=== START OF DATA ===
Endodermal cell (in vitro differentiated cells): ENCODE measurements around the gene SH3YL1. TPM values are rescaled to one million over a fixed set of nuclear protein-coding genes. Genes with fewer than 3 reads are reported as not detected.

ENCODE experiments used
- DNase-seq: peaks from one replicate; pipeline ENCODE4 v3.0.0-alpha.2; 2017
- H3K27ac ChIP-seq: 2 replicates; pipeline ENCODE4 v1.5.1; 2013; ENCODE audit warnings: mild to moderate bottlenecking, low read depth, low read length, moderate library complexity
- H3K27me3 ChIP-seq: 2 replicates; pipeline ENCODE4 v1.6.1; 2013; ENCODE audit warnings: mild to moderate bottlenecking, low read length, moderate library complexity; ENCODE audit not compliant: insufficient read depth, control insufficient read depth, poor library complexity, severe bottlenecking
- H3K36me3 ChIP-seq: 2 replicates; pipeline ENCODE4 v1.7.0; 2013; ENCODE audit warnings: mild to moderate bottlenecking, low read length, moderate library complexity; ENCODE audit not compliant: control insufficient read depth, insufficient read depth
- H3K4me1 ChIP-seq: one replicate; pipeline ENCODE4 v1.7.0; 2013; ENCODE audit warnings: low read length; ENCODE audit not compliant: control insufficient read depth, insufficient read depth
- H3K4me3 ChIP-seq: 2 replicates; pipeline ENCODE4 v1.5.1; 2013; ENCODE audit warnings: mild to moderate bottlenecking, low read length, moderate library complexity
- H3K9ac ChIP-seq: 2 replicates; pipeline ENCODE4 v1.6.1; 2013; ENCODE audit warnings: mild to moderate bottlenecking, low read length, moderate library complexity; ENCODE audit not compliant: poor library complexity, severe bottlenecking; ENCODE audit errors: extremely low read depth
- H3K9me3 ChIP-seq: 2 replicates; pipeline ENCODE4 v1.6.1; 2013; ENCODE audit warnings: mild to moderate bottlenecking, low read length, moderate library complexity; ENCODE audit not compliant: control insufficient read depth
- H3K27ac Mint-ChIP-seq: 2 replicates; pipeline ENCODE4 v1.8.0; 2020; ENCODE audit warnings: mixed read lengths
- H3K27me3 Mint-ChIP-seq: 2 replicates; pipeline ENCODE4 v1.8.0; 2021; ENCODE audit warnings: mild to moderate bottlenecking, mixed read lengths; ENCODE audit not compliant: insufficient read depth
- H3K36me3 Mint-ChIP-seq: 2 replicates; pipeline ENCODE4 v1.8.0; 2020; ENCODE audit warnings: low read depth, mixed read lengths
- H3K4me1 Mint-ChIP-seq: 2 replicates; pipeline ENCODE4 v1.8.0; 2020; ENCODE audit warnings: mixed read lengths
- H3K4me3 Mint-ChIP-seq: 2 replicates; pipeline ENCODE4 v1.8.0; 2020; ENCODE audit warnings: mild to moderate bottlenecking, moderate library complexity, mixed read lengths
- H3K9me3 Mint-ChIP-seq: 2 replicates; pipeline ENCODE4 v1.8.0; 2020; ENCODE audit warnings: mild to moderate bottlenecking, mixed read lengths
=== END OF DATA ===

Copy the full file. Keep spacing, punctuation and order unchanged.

Endodermal cell (in vitro differentiated cells): ENCODE measurements around the gene SH3YL1. TPM values are rescaled to one million over a fixed set of nuclear protein-coding genes. Genes with fewer than 3 reads are reported as not detected.

ENCODE experiments used
- DNase-seq: peaks from one replicate; pipeline ENCODE4 v3.0.0-alpha.2; 2017
- H3K27ac ChIP-seq: 2 replicates; pipeline ENCODE4 v1.5.1; 2013; ENCODE audit warnings: mild to moderate bottlenecking, low read depth, low read length, moderate library complexity
- H3K27me3 ChIP-seq: 2 replicates; pipeline ENCODE4 v1.6.1; 2013; ENCODE audit warnings: mild to moderate bottlenecking, low read length, moderate library complexity; ENCODE audit not compliant: insufficient read depth, control insufficient read depth, poor library complexity, severe bottlenecking
- H3K36me3 ChIP-seq: 2 replicates; pipeline ENCODE4 v1.7.0; 2013; ENCODE audit warnings: mild to moderate bottlenecking, low read length, moderate library complexity; ENCODE audit not compliant: control insufficient read depth, insufficient read depth
- H3K4me1 ChIP-seq: one replicate; pipeline ENCODE4 v1.7.0; 2013; ENCODE audit warnings: low read length; ENCODE audit not compliant: control insufficient read depth, insufficient read depth
- H3K4me3 ChIP-seq: 2 replicates; pipeline ENCODE4 v1.5.1; 2013; ENCODE audit warnings: mild to moderate bottlenecking, low read length, moderate library complexity
- H3K9ac ChIP-seq: 2 replicates; pipeline ENCODE4 v1.6.1; 2013; ENCODE audit warnings: mild to moderate bottlenecking, low read length, moderate library complexity; ENCODE audit not compliant: poor library complexity, severe bottlenecking; ENCODE audit errors: extremely low read depth
- H3K9me3 ChIP-seq: 2 replicates; pipeline ENCODE4 v1.6.1; 2013; ENCODE audit warnings: mild to moderate bottlenecking, low read length, moderate library complexity; ENCODE audit not compliant: control insufficient read depth
- H3K27ac Mint-ChIP-seq: 2 replicates; pipeline ENCODE4 v1.8.0; 2020; ENCODE audit warnings: mixed read lengths
- H3K27me3 Mint-ChIP-seq: 2 replicates; pipeline ENCODE4 v1.8.0; 2021; ENCODE audit warnings: mild to moderate bottlenecking, mixed read lengths; ENCODE audit not compliant: insufficient read depth
- H3K36me3 Mint-ChIP-seq: 2 replicates; pipeline ENCODE4 v1.8.0; 2020; ENCODE audit warnings: low read depth, mixed read lengths
- H3K4me1 Mint-ChIP-seq: 2 replicates; pipeline ENCODE4 v1.8.0; 2020; ENCODE audit warnings: mixed read lengths
- H3K4me3 Mint-ChIP-seq: 2 replicates; pipeline ENCODE4 v1.8.0; 2020; ENCODE audit warnings: mild to moderate bottlenecking, moderate library complexity, mixed read lengths
- H3K9me3 Mint-ChIP-seq: 2 replicates; pipeline ENCODE4 v1.8.0; 2020; ENCODE audit warnings: mild to moderate bottlenecking, mixed read lengths